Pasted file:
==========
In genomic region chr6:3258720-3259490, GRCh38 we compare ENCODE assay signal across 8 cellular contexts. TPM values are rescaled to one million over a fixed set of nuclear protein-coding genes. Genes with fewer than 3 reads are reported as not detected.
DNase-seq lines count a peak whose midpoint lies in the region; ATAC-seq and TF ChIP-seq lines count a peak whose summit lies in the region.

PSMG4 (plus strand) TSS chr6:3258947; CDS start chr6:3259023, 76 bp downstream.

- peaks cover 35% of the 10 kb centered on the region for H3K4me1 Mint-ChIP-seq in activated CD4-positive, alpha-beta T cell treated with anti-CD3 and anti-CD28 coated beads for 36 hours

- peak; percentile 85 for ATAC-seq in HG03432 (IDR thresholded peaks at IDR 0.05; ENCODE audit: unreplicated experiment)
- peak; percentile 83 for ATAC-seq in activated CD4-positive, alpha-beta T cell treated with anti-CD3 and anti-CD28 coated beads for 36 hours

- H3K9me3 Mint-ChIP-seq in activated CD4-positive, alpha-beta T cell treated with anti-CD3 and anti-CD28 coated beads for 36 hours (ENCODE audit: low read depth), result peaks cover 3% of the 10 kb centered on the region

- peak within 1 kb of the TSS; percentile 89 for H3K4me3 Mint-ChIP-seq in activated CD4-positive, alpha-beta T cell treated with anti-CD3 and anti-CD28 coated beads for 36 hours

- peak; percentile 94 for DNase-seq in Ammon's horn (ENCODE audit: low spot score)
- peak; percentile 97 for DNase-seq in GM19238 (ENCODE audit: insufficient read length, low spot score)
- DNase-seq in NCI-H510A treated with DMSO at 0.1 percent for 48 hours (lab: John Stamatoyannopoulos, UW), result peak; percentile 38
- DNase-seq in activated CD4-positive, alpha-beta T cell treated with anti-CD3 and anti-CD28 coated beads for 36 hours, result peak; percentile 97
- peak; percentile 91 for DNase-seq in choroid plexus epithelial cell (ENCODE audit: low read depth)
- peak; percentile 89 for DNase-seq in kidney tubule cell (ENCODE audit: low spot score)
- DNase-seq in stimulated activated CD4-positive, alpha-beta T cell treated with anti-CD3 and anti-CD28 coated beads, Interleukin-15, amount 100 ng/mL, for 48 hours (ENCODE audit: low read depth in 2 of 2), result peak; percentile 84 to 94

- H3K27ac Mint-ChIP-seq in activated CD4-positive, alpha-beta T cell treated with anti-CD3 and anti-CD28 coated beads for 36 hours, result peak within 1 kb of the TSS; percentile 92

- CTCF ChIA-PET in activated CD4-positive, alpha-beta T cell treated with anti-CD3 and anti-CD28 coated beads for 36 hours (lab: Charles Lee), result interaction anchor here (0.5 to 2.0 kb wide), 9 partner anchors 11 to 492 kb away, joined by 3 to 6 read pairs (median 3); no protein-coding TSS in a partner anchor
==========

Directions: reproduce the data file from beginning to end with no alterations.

In genomic region chr6:3258720-3259490, GRCh38 we compare ENCODE assay signal across 8 cellular contexts. TPM values are rescaled to one million over a fixed set of nuclear protein-coding genes. Genes with fewer than 3 reads are reported as not detected.
DNase-seq lines count a peak whose midpoint lies in the region; ATAC-seq and TF ChIP-seq lines count a peak whose summit lies in the region.

PSMG4 (plus strand) TSS chr6:3258947; CDS start chr6:3259023, 76 bp downstream.

- peaks cover 35% of the 10 kb centered on the region for H3K4me1 Mint-ChIP-seq in activated CD4-positive, alpha-beta T cell treated with anti-CD3 and anti-CD28 coated beads for 36 hours

- peak; percentile 85 for ATAC-seq in HG03432 (IDR thresholded peaks at IDR 0.05; ENCODE audit: unreplicated experiment)
- peak; percentile 83 for ATAC-seq in activated CD4-positive, alpha-beta T cell treated with anti-CD3 and anti-CD28 coated beads for 36 hours

- H3K9me3 Mint-ChIP-seq in activated CD4-positive, alpha-beta T cell treated with anti-CD3 and anti-CD28 coated beads for 36 hours (ENCODE audit: low read depth), result peaks cover 3% of the 10 kb centered on the region

- peak within 1 kb of the TSS; percentile 89 for H3K4me3 Mint-ChIP-seq in activated CD4-positive, alpha-beta T cell treated with anti-CD3 and anti-CD28 coated beads for 36 hours

- peak; percentile 94 for DNase-seq in Ammon's horn (ENCODE audit: low spot score)
- peak; percentile 97 for DNase-seq in GM19238 (ENCODE audit: insufficient read length, low spot score)
- DNase-seq in NCI-H510A treated with DMSO at 0.1 percent for 48 hours (lab: John Stamatoyannopoulos, UW), result peak; percentile 38
- DNase-seq in activated CD4-positive, alpha-beta T cell treated with anti-CD3 and anti-CD28 coated beads for 36 hours, result peak; percentile 97
- peak; percentile 91 for DNase-seq in choroid plexus epithelial cell (ENCODE audit: low read depth)
- peak; percentile 89 for DNase-seq in kidney tubule cell (ENCODE audit: low spot score)
- DNase-seq in stimulated activated CD4-positive, alpha-beta T cell treated with anti-CD3 and anti-CD28 coated beads, Interleukin-15, amount 100 ng/mL, for 48 hours (ENCODE audit: low read depth in 2 of 2), result peak; percentile 84 to 94

- H3K27ac Mint-ChIP-seq in activated CD4-positive, alpha-beta T cell treated with anti-CD3 and anti-CD28 coated beads for 36 hours, result peak within 1 kb of the TSS; percentile 92

- CTCF ChIA-PET in activated CD4-positive, alpha-beta T cell treated with anti-CD3 and anti-CD28 coated beads for 36 hours (lab: Charles Lee), result interaction anchor here (0.5 to 2.0 kb wide), 9 partner anchors 11 to 492 kb away, joined by 3 to 6 read pairs (median 3); no protein-coding TSS in a partner anchor